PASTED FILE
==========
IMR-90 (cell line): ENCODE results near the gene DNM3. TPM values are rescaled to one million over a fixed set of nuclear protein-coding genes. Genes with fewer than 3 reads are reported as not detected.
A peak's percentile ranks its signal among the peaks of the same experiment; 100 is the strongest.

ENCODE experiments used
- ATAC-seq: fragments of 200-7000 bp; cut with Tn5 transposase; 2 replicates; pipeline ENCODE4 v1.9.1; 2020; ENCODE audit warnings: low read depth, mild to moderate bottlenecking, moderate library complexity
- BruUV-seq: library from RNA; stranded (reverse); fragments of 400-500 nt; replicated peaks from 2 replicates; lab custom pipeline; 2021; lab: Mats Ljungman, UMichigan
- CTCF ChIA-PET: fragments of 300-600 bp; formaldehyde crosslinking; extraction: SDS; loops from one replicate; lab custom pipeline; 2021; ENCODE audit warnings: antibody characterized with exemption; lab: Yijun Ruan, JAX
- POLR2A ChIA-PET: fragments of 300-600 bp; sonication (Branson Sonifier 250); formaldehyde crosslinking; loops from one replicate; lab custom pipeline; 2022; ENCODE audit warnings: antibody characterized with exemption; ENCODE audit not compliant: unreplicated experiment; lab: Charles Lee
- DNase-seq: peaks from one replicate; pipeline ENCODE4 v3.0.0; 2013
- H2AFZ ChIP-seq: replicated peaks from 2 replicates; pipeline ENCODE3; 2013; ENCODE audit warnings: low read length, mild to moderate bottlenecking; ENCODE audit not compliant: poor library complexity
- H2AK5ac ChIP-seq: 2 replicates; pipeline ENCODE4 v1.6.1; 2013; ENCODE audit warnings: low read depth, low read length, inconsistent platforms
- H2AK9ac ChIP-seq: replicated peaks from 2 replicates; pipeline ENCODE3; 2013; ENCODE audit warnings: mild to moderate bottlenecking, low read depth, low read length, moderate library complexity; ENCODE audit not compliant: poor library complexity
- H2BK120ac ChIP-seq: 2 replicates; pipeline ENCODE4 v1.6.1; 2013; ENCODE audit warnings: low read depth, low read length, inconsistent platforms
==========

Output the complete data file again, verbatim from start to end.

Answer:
IMR-90 (cell line): ENCODE results near the gene DNM3. TPM values are rescaled to one million over a fixed set of nuclear protein-coding genes. Genes with fewer than 3 reads are reported as not detected.
A peak's percentile ranks its signal among the peaks of the same experiment; 100 is the strongest.

ENCODE experiments used
- ATAC-seq: fragments of 200-7000 bp; cut with Tn5 transposase; 2 replicates; pipeline ENCODE4 v1.9.1; 2020; ENCODE audit warnings: low read depth, mild to moderate bottlenecking, moderate library complexity
- BruUV-seq: library from RNA; stranded (reverse); fragments of 400-500 nt; replicated peaks from 2 replicates; lab custom pipeline; 2021; lab: Mats Ljungman, UMichigan
- CTCF ChIA-PET: fragments of 300-600 bp; formaldehyde crosslinking; extraction: SDS; loops from one replicate; lab custom pipeline; 2021; ENCODE audit warnings: antibody characterized with exemption; lab: Yijun Ruan, JAX
- POLR2A ChIA-PET: fragments of 300-600 bp; sonication (Branson Sonifier 250); formaldehyde crosslinking; loops from one replicate; lab custom pipeline; 2022; ENCODE audit warnings: antibody characterized with exemption; ENCODE audit not compliant: unreplicated experiment; lab: Charles Lee
- DNase-seq: peaks from one replicate; pipeline ENCODE4 v3.0.0; 2013
- H2AFZ ChIP-seq: replicated peaks from 2 replicates; pipeline ENCODE3; 2013; ENCODE audit warnings: low read length, mild to moderate bottlenecking; ENCODE audit not compliant: poor library complexity
- H2AK5ac ChIP-seq: 2 replicates; pipeline ENCODE4 v1.6.1; 2013; ENCODE audit warnings: low read depth, low read length, inconsistent platforms
- H2AK9ac ChIP-seq: replicated peaks from 2 replicates; pipeline ENCODE3; 2013; ENCODE audit warnings: mild to moderate bottlenecking, low read depth, low read length, moderate library complexity; ENCODE audit not compliant: poor library complexity
- H2BK120ac ChIP-seq: 2 replicates; pipeline ENCODE4 v1.6.1; 2013; ENCODE audit warnings: low read depth, low read length, inconsistent platforms